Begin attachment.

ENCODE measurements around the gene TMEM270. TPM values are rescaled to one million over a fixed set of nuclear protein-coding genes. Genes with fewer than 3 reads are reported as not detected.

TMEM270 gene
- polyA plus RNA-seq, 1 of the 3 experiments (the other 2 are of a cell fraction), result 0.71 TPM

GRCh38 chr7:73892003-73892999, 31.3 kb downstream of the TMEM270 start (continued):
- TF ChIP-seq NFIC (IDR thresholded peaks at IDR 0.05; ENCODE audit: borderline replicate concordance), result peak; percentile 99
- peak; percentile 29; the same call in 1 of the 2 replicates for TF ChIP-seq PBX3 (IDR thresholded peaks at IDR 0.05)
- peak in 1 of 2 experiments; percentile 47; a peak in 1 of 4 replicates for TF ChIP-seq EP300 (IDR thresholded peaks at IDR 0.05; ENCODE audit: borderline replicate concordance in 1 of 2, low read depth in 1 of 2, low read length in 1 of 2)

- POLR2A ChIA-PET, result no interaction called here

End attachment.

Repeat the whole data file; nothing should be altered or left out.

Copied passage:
ENCODE measurements around the gene TMEM270. TPM values are rescaled to one million over a fixed set of nuclear protein-coding genes. Genes with fewer than 3 reads are reported as not detected.

TMEM270 gene
- polyA plus RNA-seq, 1 of the 3 experiments (the other 2 are of a cell fraction), result 0.71 TPM

GRCh38 chr7:73892003-73892999, 31.3 kb downstream of the TMEM270 start (continued):
- TF ChIP-seq NFIC (IDR thresholded peaks at IDR 0.05; ENCODE audit: borderline replicate concordance), result peak; percentile 99
- peak; percentile 29; the same call in 1 of the 2 replicates for TF ChIP-seq PBX3 (IDR thresholded peaks at IDR 0.05)
- peak in 1 of 2 experiments; percentile 47; a peak in 1 of 4 replicates for TF ChIP-seq EP300 (IDR thresholded peaks at IDR 0.05; ENCODE audit: borderline replicate concordance in 1 of 2, low read depth in 1 of 2, low read length in 1 of 2)

- POLR2A ChIA-PET, result no interaction called here